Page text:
Trumps lambasts ‘fools’ who oppose better Russia ties
WASHINGTONU.S. President-elect Donald Trump condemned Russia critics on Jan. 7, calling those who oppose better relations with Moscow “stupid” people and “fools” in his latest Twitter tirade.
His attack comes a day after the Republican president-elect met the country’s leading intelligence agency chiefs - including the director of national intelligence, James Clapper, and CIA chief John Brennan - who told him that Russian President Vladimir Putin directed a vast cyberattack and leaking campaign aimed at helping install Trump in the White House.
“Having a good relationship with Russia is a good thing,” he tweeted on Jan. 7. “Only ‘stupid’ people, or fools, would think that it is bad!”
“When I am President,” he added, “Russia will respect us far more than they do now and both countries will, perhaps, work together to solve some of the many great and pressing problems and issues of the WORLD!”
But the formal announcement of former Indiana Senator Dan Coats as Trump’s pick for U.S. director of national intelligence, also on the same day, may go at least a little toward reassuring those critical of Trump’s praise for Putin and desire to improve relations with Moscow.
A mild-mannered former ambassador to Germany who also served on the Senate Intelligence Committee, Coats, 73, has been a vocal critic of Russia’s annexation of Crimea.
He was widely tipped for the job coordinating 16 intelligence and security agencies - a position Trump may slim down.
“Dan has clearly demonstrated the deep subject matter expertise and sound judgment required to lead our intelligence community,” Trump said in a statement.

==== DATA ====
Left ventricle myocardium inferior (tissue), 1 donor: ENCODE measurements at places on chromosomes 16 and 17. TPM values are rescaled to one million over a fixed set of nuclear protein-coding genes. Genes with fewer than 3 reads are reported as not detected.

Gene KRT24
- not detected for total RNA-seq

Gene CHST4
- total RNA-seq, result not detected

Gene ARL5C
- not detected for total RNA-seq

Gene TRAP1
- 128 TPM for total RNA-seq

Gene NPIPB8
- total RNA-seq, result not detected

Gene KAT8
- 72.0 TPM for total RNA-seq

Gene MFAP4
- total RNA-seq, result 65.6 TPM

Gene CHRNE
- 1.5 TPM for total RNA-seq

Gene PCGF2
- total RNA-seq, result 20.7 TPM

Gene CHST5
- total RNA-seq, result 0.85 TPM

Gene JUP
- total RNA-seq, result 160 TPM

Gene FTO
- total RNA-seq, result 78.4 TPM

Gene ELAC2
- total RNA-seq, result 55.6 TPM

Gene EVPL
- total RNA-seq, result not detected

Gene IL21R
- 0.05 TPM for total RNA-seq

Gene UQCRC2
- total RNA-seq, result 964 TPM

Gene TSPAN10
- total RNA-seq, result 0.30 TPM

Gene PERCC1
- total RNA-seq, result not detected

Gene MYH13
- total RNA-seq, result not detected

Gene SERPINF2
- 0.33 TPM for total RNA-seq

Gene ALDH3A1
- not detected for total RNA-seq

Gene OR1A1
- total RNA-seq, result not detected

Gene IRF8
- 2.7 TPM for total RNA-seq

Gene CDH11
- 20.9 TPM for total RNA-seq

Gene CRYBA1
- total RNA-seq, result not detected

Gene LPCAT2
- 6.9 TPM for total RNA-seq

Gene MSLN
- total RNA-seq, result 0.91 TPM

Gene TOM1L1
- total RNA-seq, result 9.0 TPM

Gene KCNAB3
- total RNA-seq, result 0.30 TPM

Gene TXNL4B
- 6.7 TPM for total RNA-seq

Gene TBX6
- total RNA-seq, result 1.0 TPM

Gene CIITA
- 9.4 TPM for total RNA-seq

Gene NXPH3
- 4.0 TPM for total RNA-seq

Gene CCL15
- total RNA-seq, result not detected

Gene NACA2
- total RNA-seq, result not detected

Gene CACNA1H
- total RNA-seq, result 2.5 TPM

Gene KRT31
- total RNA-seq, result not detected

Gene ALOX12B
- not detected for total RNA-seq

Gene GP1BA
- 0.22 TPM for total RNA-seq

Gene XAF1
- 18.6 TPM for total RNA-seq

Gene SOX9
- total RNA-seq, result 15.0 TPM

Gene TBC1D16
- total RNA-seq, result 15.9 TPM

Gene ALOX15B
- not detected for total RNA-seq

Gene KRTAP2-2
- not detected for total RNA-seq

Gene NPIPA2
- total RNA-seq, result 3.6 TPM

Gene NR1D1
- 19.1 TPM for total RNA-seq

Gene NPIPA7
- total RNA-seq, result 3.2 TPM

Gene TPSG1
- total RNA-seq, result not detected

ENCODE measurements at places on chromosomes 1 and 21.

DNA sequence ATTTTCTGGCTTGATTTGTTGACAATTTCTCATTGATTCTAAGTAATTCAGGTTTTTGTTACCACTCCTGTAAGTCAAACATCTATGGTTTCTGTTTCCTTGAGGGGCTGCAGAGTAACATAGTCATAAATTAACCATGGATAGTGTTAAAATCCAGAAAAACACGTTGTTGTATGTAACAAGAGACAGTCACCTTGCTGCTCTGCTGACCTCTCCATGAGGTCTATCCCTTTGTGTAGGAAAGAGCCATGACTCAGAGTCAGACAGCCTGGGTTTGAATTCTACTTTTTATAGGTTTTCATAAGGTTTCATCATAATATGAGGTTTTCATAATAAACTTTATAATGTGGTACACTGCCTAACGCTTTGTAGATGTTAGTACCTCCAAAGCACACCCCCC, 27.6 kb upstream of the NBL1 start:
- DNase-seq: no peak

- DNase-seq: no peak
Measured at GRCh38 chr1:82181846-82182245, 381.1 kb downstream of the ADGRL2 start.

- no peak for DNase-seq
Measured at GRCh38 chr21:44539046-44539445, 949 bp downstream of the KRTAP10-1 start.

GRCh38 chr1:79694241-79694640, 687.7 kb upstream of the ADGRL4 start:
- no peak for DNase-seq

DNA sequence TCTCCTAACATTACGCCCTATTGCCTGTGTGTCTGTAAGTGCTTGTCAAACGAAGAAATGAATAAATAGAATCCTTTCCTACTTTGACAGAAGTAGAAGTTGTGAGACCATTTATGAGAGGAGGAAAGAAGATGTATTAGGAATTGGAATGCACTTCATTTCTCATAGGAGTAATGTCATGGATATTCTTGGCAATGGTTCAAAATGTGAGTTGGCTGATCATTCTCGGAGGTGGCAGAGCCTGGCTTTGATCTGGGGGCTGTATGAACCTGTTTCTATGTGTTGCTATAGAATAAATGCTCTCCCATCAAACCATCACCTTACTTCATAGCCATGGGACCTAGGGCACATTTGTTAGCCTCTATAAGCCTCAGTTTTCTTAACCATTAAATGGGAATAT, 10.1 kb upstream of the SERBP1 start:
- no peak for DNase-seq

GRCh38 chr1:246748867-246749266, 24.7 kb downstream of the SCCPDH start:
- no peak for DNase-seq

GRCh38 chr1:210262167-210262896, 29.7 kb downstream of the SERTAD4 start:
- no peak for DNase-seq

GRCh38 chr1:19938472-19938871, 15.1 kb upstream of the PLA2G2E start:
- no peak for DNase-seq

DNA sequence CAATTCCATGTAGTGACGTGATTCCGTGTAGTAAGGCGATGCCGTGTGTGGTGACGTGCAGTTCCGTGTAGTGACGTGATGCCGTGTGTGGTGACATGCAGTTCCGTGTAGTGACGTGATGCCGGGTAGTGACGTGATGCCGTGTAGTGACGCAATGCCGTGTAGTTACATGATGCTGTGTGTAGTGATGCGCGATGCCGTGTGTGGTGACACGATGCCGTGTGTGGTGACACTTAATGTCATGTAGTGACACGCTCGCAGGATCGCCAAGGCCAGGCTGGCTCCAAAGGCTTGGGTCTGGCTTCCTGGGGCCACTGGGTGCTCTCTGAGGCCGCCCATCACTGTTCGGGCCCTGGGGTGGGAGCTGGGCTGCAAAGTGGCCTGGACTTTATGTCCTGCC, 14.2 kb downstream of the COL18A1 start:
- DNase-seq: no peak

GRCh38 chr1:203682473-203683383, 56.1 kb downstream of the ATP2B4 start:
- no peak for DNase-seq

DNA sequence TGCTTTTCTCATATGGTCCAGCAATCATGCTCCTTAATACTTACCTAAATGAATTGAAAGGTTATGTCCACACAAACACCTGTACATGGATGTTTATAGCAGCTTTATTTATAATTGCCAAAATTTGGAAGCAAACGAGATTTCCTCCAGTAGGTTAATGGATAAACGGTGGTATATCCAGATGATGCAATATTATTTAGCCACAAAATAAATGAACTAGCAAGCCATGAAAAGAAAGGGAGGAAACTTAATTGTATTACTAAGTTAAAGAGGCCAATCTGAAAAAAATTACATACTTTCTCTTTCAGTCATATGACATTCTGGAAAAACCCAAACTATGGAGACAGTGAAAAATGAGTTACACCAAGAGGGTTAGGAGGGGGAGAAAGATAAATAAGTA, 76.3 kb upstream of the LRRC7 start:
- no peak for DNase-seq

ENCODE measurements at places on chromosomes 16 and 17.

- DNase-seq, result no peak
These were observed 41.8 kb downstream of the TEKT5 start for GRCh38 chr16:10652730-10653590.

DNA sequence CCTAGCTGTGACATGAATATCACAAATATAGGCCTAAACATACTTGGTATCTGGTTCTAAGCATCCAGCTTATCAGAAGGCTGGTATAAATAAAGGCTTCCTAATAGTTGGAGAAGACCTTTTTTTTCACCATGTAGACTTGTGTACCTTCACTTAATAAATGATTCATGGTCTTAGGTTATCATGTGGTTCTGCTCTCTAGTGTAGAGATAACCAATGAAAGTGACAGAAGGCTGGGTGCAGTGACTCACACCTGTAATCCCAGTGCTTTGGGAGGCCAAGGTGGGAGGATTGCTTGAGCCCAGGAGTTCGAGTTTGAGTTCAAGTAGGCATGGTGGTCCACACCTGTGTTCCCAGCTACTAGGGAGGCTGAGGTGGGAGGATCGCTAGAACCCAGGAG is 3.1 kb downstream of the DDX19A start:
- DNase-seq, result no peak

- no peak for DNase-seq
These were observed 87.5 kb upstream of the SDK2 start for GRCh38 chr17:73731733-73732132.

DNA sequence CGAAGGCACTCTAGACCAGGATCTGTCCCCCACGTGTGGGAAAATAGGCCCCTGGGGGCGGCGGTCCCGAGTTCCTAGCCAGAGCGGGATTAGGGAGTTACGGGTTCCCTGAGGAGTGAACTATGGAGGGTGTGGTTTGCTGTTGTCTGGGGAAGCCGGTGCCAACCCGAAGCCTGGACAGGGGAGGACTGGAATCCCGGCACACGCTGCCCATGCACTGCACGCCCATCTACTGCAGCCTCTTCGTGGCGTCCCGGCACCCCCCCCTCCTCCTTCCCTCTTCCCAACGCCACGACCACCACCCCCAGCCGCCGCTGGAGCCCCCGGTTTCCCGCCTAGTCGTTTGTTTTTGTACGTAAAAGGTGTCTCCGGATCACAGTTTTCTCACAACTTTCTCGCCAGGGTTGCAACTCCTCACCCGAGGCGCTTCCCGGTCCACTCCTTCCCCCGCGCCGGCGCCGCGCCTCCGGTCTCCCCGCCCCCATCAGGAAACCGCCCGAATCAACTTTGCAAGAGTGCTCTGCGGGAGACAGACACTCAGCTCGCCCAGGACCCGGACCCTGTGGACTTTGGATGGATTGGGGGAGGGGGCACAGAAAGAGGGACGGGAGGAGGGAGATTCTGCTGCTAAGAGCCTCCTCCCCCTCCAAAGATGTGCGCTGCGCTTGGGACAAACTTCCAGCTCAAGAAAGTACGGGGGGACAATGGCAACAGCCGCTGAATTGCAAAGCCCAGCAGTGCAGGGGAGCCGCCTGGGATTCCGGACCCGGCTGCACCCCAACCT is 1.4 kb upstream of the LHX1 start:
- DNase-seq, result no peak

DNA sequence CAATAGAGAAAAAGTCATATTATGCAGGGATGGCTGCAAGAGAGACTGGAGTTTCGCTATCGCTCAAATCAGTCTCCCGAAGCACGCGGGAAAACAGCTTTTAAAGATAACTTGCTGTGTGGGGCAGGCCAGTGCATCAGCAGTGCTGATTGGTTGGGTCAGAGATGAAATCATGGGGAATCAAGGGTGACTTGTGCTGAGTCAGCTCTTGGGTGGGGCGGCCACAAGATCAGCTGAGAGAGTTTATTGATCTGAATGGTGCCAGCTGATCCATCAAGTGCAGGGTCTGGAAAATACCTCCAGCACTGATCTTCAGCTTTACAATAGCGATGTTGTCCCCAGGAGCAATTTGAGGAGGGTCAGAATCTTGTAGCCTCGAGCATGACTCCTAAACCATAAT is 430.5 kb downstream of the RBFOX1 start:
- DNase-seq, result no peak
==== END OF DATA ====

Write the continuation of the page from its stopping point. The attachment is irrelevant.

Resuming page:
“If confirmed as Director of National Intelligence, he will provide unwavering leadership that the entire intelligence community can respect, and will spearhead my administration’s ceaseless vigilance against those who seek to do us harm.”
After their meeting with Trump on Jan. 6, about findings that undermine the legitimacy of his election, intelligence officials released a declassified report describing an unprecedented Russian cyberattack as part of an ongoing effort to subvert American democratic institutions.
Although Trump accepted the possibility that Moscow was involved in hacking U.S. targets including the Democratic National Committee, the president-elect held fast to his rejection of the intelligence community’s conclusion that Russia interfered in the election.
He told the New York Times before the meeting that the accusations are part of a “political witch-hunt” against him.
He blamed Democrats for the hacking, accusing the Democratic National Committee of “gross negligence” in another series of tweets on Jan. 7.
“Only reason the hacking of the poorly defended DNC is discussed is that the loss by the Dems was so big that they are totally embarrassed!”
Trump, who has ridiculed the country’s intelligence agencies, repeated his view that the findings show “absolutely no evidence” any hacking affected the election results. “Voting machines not touched!”
Moscow denies the hacking accusations.